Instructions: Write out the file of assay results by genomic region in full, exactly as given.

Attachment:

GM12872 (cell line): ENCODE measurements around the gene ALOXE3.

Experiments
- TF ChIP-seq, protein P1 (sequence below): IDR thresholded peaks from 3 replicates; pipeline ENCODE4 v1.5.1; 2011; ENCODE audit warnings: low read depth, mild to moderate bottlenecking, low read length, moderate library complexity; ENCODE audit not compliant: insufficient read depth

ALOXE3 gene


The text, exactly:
GM12872 (cell line): ENCODE measurements around the gene ALOXE3.

Experiments
- TF ChIP-seq, protein P1 (sequence below): IDR thresholded peaks from 3 replicates; pipeline ENCODE4 v1.5.1; 2011; ENCODE audit warnings: low read depth, mild to moderate bottlenecking, low read length, moderate library complexity; ENCODE audit not compliant: insufficient read depth

ALOXE3 gene